Nicole Morris, Scaffold, 2017. Relief print on fabric, 209cm x 644cm. Space In Between, London.
The scale of 'Scaffold', which is architectural in both name and form, is the artist throwing her arms around Space In Between. This is the first and most bold way in which we find this show to be unpretentious and warm, and Morris' ability to communicate the importance of relationships in all their forms. A protective arm covering the viewer from the gallery window evokes a feeling of calm and happiness that is easily associated with a sisterly bond. Additionally, as the artist's work also investigates these relationships in the urban environment, the title of the piece suggests a space under constant improvement, reconstruction and challenges, interestingly showcasing how relationships mirror architectural developments in the metropolis.
Moving image and fabric coming together highlight intergenerational support networks, using fabric as a symbol for craft and pedagogical values in the family unit, reaffirmed by the homemade aesthetic of the artist's illustration in the film and the 'colouring in' of 'Scaffold'. Aside from this, 'Herringbone' features craft imagery again but this time it is brought up to date with the use of film and installation, whereby the colours of the film are projected through the initial sculptural piece onto the back wall, facilitated by small diamond shapes cut out of the piece. Again the title is an interesting one, as herringbone is a pattern found in fabric as well as being the formation for many road pavements, which effectively ties together Morris' themes of craft, in that it was always considered a lesser, female-dominated alternative to fine art and design, and urban infrastructure and design.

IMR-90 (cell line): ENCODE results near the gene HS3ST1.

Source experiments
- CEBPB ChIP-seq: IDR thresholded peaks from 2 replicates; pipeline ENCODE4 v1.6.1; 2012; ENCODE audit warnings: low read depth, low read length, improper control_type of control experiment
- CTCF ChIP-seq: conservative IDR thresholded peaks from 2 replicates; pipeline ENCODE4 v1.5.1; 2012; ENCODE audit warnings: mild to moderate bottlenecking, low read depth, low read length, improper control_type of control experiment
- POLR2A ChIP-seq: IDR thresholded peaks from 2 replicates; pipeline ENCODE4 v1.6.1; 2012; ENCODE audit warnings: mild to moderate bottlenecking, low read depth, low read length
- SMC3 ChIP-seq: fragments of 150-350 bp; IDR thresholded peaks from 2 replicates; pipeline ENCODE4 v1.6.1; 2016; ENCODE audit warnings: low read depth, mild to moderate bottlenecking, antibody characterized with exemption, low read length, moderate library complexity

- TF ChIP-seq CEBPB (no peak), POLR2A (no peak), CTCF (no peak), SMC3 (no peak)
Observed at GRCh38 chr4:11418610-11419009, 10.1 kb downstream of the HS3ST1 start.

Nicole Morris, Herringbone, 2017. Collograph print on fabric; digital video projection, 123.75cm x 277cm.
Space In Between, London.
Space In Between, London.
Lastly we encounter the film piece, 'Together'; although it is a focal piece of the exhibition, the viewer's attention is fought for in equal parts but for respective reasons: the imposing scale of 'Scaffold', the visually stunning element of 'Herringbone' and the charming subject matter and centrality of 'Together'. Interestingly, it seems to be the latter which rather pleasantly concludes the exhibition, therefore I did not dispute the order by which I was drawn to each piece. 'Together' features a series of child-like drawings, with a xylophone-based soundtrack which evoked the feeling of being in a school playground. Bringing the viewer back to this moment in their own history is the catalyst for identifying the seemingly simple, pure relationships women share. Of course it is not this straightforward and a scene in the film where two illustrated hands are clasped before drifting apart is a minor but moving symbol of the complex web being unpacked by Morris in this wonderful and cosy show.